On Don Ward’s first day in Mumbai, he turned to his taxi driver and wondered aloud whether the man had any ill will towards the British for storming in and staying in India for 250 years. The cabbie just grinned and said: “You should have stayed another 25 years. You could have finished the roads before leaving, at the very least.”
Listen to stand-up comedian Rohan Joshi about the dynamic comedy industry in India and why ‘I Hate Luv Storys’ is a well-titled movie.
“So, to answer your original question,” says Ward, “yes, I think Indians have a pretty good sense of humour.” As CEO of The Comedy Store, which opened its doors in Mumbai last month, it’s something Ward is counting on. With an auditorium that seats 300, a bar and a fine-dining restaurant in a plush 24,000 sq. ft space, Ward’s betting hard.
Spreading cheer: (left) A performance at The Comedy Store in Mumbai; and Cheese Monkey Mafia during a recent open-mic event in New Delhi. Priyanka Parashar / Mint
Ward isn’t the only one placing his bets on our sense of humour. The Indian comedy scene has been active for a while, and now it’s having a bit of a coming-out party. Urban India is testing its funny bone with an explosion of comedic activity, both live and on television. So are we finally learning to laugh at ourselves?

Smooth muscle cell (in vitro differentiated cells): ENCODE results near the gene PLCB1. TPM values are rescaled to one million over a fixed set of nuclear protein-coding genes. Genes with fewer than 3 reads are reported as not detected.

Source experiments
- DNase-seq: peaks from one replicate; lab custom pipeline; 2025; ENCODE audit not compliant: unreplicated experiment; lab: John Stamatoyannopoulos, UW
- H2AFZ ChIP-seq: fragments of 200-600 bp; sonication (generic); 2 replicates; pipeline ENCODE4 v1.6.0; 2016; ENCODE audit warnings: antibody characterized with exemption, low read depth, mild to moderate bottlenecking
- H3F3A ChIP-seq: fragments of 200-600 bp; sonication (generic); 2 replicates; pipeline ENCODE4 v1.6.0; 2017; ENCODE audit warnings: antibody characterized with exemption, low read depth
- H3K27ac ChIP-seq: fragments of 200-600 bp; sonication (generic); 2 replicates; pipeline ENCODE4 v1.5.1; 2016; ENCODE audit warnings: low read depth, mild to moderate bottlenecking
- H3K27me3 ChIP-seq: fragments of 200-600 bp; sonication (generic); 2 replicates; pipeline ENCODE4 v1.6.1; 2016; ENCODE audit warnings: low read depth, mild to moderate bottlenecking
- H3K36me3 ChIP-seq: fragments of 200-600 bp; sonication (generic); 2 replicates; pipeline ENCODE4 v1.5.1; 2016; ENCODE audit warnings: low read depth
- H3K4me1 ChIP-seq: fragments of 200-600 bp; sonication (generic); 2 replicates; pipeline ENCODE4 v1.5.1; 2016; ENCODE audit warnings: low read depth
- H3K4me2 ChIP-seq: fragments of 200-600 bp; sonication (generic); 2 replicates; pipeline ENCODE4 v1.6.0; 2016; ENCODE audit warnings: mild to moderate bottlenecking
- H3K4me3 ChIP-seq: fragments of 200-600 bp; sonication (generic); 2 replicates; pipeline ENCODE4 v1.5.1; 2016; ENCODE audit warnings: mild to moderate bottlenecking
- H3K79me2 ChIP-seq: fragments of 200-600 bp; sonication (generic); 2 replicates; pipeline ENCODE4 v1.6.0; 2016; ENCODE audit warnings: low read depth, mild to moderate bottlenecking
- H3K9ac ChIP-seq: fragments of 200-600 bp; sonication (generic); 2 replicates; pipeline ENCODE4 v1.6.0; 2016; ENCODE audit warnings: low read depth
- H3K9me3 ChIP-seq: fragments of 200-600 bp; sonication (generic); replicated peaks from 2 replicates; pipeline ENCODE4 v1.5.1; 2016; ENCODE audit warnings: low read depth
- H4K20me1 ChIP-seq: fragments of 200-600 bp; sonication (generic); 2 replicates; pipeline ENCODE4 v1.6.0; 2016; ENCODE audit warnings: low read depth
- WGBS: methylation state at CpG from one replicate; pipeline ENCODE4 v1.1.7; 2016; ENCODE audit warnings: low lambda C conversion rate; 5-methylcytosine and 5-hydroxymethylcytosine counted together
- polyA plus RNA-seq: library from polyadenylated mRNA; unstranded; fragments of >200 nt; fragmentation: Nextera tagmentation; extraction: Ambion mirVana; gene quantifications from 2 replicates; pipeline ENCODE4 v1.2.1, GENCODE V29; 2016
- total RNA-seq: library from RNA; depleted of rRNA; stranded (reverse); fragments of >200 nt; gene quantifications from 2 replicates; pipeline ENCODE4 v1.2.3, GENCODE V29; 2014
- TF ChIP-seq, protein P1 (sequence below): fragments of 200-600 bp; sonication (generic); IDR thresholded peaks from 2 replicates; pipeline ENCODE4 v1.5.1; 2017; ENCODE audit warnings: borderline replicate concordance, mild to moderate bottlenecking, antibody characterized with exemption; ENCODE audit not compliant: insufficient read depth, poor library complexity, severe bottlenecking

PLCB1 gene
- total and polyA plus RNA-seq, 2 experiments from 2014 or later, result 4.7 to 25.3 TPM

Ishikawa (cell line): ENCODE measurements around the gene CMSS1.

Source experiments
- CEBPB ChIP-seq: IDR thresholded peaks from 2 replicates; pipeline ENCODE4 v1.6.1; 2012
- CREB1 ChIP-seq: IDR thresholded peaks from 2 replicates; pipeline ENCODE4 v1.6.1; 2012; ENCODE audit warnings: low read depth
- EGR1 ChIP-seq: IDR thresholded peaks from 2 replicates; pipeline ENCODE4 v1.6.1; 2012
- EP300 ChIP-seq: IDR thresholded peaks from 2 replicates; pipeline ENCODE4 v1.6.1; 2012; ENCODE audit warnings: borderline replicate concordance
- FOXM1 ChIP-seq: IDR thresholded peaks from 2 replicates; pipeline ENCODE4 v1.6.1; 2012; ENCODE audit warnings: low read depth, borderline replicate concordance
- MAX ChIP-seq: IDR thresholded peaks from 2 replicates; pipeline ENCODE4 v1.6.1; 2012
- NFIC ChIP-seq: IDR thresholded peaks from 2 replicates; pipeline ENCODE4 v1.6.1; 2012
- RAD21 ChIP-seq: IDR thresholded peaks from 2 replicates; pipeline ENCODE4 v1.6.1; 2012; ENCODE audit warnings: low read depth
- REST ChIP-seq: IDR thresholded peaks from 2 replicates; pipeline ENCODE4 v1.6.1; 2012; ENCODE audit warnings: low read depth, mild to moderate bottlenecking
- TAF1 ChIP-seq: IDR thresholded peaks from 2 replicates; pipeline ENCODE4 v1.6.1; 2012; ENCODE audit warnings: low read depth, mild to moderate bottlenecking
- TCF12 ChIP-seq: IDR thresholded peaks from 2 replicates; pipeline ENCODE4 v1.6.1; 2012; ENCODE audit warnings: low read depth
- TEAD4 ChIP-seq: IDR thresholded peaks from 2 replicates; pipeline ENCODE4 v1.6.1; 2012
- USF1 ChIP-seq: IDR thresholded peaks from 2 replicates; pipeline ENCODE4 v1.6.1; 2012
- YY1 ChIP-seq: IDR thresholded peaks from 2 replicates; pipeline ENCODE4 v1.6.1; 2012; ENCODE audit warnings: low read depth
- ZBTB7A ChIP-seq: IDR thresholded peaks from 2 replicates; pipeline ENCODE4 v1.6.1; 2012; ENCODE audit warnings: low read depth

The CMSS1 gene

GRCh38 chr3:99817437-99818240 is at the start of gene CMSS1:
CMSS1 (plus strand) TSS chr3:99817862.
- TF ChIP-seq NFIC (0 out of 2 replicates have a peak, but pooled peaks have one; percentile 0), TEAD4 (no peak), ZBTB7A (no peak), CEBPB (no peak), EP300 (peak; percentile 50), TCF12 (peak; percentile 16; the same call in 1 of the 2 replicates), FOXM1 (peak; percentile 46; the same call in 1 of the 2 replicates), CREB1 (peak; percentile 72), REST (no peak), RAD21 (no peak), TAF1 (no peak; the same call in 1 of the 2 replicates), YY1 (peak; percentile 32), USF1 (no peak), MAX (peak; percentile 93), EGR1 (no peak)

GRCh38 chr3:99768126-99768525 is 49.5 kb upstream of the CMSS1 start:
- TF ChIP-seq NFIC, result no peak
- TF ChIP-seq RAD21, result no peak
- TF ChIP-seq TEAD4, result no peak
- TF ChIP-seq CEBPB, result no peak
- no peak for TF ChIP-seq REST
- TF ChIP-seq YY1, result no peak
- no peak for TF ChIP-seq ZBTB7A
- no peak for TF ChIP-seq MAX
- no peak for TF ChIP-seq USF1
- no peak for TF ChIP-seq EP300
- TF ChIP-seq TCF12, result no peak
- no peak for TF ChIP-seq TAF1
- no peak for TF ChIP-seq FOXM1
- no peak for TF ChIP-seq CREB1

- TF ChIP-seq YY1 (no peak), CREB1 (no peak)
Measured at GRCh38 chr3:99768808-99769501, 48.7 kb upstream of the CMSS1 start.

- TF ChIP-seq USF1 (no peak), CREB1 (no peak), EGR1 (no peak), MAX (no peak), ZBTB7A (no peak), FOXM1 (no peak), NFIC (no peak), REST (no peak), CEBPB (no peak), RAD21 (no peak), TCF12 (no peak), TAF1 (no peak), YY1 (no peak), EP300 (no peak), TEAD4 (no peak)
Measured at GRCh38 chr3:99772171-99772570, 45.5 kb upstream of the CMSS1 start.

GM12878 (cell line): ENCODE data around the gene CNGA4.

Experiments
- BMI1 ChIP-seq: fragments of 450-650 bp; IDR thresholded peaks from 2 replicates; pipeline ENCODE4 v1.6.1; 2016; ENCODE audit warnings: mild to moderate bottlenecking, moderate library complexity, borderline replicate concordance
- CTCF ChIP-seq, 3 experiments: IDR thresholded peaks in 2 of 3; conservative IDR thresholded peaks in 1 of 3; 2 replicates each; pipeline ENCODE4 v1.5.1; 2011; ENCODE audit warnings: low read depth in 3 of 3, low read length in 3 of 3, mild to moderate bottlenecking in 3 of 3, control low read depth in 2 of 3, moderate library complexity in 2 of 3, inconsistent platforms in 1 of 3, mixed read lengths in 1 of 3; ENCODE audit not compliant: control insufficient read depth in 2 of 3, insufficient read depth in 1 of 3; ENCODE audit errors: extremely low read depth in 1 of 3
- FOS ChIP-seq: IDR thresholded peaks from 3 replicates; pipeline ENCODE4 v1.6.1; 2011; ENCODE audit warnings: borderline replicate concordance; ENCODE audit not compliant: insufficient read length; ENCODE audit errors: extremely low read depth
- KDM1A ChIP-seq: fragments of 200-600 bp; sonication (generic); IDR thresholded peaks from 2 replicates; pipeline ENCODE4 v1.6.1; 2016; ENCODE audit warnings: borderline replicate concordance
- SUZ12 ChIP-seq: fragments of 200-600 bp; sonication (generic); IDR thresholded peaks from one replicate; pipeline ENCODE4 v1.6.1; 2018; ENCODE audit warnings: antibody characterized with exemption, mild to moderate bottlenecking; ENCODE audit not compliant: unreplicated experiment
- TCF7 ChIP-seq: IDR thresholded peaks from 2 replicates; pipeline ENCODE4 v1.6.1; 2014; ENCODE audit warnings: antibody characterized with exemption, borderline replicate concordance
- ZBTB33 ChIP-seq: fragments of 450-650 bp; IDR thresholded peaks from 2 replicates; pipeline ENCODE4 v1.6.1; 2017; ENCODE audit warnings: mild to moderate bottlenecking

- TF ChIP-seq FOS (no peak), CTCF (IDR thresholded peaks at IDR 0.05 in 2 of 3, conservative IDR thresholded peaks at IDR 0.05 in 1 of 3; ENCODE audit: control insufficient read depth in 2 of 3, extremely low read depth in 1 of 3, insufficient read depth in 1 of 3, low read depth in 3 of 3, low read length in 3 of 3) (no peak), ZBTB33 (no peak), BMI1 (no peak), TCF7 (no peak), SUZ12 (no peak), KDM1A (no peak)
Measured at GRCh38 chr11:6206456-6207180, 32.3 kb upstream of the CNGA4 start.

That’s not a yes/no question. At least not according to Johnny Lever. “Ab zyaada has rahe hain,” he concedes. “We’re at least laughing at ourselves more than we used to,” says the legendary comedian. He would know. He might be Bollywood’s go-to comedian now, but he’s been doing live shows and stand-up in India and abroad since 1982, back when it was just called mimicry.
Lever argues that there’s a perfectly good reason for this. “Earlier, we could only imitate celebrities, it was too risky to do anything else,” he says, referring to the Indian penchant for moral outrage at, well, anything.
It’s this exact sense of conservatism that stopped us from laughing at ourselves for the longest time. When you consider that “ourselves” is made up of seven union territories, 28 states, more than 100 languages, 552 Lok Sabha members, a billion people and pretty much every major religion in the world, it’s not hard to see why you couldn’t tell a joke without upsetting someone. You could argue that humour has been a part of our cultural fibre. Hasya kavi sammelans (think centuries-old poetry slams) were around centuries ago, but then again, we also wrote the Kama Sutra, and look how we deal with sex.
Funny men: (left) Comedian Vir Das performs to packed houses. Abhijit Bhatlekar / Mint; and (right) The Comedy Store CEO Don Ward is betting on Indians’ sense of humour.